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Leading marketers in the travel sector use machine learning (ML) not only to measurably improve business outcomes but to fundamentally redefine what those outcomes should be. Simply put, ML is helping travel marketers learn more about what outcomes should matter most. In particular, they’re deploying ML to learn much more about their customers much faster. ML is making travel marketing analytics more predictive.
Our recent global executive study of strategic measurement reveals that a majority of travel marketers embrace ML: 70% of marketing executives in travel have incentives or internal functional (marketing-specific) KPIs to encourage the adoption of ML technologies to drive marketing activities, and 79% report that they invest in new skills or training to make marketing more effective in its use of automation and ML. (See Figure 1.) Measured according to our KPI Alignment Index (discussed in more detail in the “Leading With Next-Generation Key Performance Indicators,” report1), a larger percentage of travel respondents are, relative to the overall sample, advanced users of KPIs. In sum, the travel industry is a quantitatively sophisticated sector making investments in training marketers in ML.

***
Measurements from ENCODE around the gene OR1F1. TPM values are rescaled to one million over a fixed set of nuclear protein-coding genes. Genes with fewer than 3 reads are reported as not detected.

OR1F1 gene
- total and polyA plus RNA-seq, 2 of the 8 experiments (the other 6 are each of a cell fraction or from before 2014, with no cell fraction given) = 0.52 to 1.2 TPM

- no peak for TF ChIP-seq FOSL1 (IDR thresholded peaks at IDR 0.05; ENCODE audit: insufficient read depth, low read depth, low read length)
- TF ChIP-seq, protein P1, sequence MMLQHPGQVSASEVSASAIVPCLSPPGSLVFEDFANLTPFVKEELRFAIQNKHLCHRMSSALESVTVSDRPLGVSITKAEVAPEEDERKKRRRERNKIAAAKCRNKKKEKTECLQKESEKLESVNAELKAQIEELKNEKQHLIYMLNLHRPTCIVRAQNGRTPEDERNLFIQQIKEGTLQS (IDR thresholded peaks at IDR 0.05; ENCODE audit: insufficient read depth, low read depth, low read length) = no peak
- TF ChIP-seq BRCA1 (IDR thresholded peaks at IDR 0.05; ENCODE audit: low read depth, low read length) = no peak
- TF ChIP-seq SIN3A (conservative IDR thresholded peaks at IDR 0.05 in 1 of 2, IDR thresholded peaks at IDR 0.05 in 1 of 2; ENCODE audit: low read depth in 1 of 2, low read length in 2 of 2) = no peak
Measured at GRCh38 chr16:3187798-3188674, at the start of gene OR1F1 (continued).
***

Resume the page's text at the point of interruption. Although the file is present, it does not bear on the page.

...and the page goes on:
To drive greater returns on their ML investments, aspirational travel marketers need to recognize and embrace the following trends.
The Emergence of New KPIs
Using ML primarily to improve or optimize legacy KPIs can be a fool’s errand. Travel industry marketers — who often confront born-digital disruptors, increasing globalization, and tourists who’ve made “selfies” an integral part of the travel experience — recognize that new value creation demands new metrics to assess it. Using 100 times more data to wring greater efficiencies from existing KPIs isn’t good enough; serious marketers look at orders of magnitude to spark novel insights and test new business hypotheses. ML makes that kind of data exploration fast and feasible. Unsurprisingly, born-digital platform-oriented travel companies appear quick to use more data and more innovative analytic techniques to bring new KPIs to their operations.
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1. M. Schrage and D. Kiron, “Leading With Next-Generation Key Performance Indicators,” MIT Sloan Management Review, June 2018.
i. “Machine Learning,” Techopedia.